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Australasian Human Research Ethics Consultancy Services Pty Ltd (AHRECS)

How Do We Move Towards Better Peer Review? – The Wiley Network (Elizabeth Moylan | September 2018)0

Posted by Admin in on December 8, 2018
 

Elizabeth Moylan, Publisher at Wiley, talks to Michael Willis, Senior Manager in Wiley’s Content Review team, about the work he and colleagues have undertaken to explore what better peer review looks like.

The ability to identify a quality research output is an essential skill academics, professionals and researchers hone as their experience grows. Similary editors need to quickly refine their ability to recognise quality in peer review. But can you define its characteristics beyond pretty broad principles? Describing what makes for a high quality peer review doesn’t only make the work of editors and publishers easier, it provides helpful prompts for early career researchers who want to refine their peer review and other academic writing skills. Which is why this interview is such a helpful read.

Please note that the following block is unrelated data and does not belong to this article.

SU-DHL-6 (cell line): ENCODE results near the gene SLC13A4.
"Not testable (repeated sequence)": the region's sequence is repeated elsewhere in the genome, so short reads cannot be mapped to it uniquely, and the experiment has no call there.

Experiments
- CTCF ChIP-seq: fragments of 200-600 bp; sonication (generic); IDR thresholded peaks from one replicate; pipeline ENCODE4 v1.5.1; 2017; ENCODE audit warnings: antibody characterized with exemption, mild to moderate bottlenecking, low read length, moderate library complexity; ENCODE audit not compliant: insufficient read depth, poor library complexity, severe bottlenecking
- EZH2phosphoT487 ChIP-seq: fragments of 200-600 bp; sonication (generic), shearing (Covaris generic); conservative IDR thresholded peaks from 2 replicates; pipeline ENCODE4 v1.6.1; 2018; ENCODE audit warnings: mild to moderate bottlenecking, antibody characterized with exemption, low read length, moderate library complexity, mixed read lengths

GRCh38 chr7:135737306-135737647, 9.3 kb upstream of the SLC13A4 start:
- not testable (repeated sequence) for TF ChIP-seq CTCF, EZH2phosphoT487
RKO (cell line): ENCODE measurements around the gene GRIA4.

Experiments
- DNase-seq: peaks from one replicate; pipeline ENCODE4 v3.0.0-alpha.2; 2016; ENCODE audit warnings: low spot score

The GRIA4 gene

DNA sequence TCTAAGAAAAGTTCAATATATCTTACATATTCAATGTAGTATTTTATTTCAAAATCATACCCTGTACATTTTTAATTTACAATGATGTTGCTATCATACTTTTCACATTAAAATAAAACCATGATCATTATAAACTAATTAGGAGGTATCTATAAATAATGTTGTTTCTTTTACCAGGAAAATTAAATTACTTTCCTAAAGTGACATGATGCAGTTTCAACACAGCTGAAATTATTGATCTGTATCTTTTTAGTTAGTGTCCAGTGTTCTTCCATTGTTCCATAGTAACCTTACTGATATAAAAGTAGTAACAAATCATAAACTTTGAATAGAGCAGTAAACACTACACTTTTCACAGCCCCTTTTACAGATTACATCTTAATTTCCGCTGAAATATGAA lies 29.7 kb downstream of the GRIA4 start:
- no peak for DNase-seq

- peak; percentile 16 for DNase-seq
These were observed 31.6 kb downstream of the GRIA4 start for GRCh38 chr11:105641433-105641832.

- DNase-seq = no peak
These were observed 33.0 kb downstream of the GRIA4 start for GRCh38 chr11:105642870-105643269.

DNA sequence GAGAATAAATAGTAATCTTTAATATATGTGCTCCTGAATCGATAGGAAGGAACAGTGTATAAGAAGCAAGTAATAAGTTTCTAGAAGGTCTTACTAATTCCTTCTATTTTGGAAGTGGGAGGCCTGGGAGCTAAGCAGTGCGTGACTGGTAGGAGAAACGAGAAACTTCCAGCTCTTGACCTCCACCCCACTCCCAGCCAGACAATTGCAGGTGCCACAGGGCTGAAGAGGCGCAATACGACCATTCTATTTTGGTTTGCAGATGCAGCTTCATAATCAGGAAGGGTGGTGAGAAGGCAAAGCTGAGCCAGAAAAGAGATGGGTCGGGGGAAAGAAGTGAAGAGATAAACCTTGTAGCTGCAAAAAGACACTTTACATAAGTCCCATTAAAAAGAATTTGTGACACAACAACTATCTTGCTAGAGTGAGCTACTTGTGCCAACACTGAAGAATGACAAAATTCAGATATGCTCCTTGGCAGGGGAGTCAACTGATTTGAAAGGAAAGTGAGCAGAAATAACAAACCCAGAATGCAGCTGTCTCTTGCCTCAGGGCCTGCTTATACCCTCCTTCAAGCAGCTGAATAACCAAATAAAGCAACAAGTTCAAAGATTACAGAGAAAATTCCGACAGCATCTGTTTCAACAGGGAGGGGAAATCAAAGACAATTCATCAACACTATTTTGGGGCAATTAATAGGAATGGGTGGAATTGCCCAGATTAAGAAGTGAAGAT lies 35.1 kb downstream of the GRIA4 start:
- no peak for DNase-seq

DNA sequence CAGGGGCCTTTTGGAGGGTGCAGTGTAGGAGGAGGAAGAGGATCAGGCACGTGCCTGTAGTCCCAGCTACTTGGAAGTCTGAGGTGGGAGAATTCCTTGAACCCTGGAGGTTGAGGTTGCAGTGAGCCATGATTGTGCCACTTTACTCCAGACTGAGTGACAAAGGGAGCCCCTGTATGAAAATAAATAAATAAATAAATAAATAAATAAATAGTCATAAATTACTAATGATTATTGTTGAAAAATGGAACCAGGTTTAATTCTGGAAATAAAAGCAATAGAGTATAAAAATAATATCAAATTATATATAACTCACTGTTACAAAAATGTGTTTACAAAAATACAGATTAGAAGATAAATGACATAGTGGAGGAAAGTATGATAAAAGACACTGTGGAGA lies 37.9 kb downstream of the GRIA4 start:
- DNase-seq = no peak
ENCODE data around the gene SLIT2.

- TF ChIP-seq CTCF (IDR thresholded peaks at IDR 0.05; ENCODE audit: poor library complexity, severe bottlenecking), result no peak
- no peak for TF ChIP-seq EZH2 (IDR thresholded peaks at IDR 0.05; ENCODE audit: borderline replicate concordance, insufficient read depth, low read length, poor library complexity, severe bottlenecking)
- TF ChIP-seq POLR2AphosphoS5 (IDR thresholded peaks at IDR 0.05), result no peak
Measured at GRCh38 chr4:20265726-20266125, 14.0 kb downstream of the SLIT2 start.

Q. What inspired you to define a set of standards for ‘better peer review’ ?

A. The starting point was a question thrown out by a Wiley colleague: ‘is there a gold standard of peer review?’ That got us thinking about what good peer review looks like. I guess we all have our preconceptions of what good peer review looks like – it should be timely, ethical and fair – but we felt we needed to articulate the details more usefully and also  help journals to improve in measurable, specific ways.